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Growing optimism on US recovery
Publication date: 16 April 2012
Author: Michael Derks, FxPro
Tagged with: Michael Derks
Last month’s disappointing payrolls report aside, there is a growing body of evidence that the US recovery is looking both more durable and broader-based these days.
For instance, JP Morgan Chase Chief Executive Jamie Dimon suggested on Friday, when announcing his firm’s stellar quarterly earnings results, that the US housing market was “very close to the bottom” and that the debt-service ratio for US households was the lowest in twenty years. He was also upbeat on the state of corporate America, claiming that businesses were cashed up, well-capitalised and generating decent earnings growth. Recently, data published by the Federal Reserve showed that the ratio of liquid assets to short-term liabilities for corporations is now the highest in nearly 60 years!
Wells Fargo, another US banking heavyweight, reported that mortgage applications soared 84% in the year ended March. Both JPMorgan and Wells Fargo are themselves in a strong position, having passed the Fed’s latest stress tests with flying colours and now able to recommence dividend payments to shareholders.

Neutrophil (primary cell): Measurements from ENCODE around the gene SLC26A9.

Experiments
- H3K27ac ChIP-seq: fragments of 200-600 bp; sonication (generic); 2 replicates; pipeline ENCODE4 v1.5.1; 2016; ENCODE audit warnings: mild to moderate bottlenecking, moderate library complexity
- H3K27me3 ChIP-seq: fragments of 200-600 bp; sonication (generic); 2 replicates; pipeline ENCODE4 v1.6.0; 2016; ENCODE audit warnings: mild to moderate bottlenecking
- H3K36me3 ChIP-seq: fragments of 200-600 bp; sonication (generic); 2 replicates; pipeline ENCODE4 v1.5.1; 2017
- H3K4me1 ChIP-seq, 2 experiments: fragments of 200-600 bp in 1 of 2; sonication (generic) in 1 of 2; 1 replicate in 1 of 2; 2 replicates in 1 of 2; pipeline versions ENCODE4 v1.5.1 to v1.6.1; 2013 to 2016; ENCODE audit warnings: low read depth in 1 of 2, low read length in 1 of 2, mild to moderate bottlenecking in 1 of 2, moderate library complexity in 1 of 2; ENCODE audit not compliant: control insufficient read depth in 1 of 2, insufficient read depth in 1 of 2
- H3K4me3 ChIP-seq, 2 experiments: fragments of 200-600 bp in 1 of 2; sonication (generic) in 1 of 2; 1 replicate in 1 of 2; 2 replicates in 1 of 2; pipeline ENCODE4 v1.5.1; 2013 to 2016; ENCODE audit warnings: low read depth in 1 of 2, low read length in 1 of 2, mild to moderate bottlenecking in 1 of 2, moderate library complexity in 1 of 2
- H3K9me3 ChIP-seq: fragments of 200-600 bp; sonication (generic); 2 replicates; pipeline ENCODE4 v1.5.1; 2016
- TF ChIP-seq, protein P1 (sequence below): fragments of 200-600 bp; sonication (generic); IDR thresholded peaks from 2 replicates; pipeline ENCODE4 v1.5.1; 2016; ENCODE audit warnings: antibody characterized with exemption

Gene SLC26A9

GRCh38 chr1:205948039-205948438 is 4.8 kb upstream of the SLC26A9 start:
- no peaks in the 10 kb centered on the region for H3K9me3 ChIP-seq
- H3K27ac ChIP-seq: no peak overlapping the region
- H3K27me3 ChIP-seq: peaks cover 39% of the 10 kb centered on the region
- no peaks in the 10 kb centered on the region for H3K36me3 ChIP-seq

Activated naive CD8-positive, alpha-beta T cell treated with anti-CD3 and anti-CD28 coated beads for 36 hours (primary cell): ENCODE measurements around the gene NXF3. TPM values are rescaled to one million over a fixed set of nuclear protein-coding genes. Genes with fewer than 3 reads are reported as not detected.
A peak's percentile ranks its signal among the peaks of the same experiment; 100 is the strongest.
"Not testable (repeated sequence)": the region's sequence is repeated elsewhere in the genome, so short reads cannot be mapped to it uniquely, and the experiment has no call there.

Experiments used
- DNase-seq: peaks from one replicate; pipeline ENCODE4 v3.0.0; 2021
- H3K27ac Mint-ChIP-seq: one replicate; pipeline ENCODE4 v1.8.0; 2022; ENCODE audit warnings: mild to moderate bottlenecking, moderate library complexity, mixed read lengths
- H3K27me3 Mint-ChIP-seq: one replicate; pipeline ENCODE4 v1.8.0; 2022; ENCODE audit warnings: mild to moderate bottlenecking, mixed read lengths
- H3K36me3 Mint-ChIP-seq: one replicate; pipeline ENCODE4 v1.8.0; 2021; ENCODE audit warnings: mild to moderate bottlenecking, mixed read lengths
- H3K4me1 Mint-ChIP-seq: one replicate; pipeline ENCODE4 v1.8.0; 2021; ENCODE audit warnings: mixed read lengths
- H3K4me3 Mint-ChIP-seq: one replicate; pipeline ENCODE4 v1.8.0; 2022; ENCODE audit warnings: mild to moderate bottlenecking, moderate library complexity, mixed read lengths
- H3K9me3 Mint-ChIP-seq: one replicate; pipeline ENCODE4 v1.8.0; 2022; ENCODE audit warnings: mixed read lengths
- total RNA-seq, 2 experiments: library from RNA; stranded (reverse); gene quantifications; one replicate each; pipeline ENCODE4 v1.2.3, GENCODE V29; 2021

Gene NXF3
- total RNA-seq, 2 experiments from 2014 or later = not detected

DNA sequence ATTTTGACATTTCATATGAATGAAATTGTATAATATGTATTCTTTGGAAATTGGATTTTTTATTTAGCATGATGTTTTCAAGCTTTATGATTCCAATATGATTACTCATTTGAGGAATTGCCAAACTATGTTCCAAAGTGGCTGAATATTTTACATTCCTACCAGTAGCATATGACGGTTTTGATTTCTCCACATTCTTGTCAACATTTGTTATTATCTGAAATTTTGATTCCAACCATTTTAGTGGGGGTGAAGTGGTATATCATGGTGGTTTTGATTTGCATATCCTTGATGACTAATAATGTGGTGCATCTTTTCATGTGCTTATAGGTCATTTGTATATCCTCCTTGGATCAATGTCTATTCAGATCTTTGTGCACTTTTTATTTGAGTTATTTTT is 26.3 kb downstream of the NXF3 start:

Separately, statistics from the American Bankers Association showed that consumer loan-delinquencies fell in Q4 for the first time since 2004. Additionally, the debt of financial institutions is at its lowest level for ten years.
At the very least, the US economy seems better-equipped to deal with exogenous shocks such as the recent surge in oil prices. Let’s hope so – the world economy desperately needs the US to shoulder the growth mantle these days.
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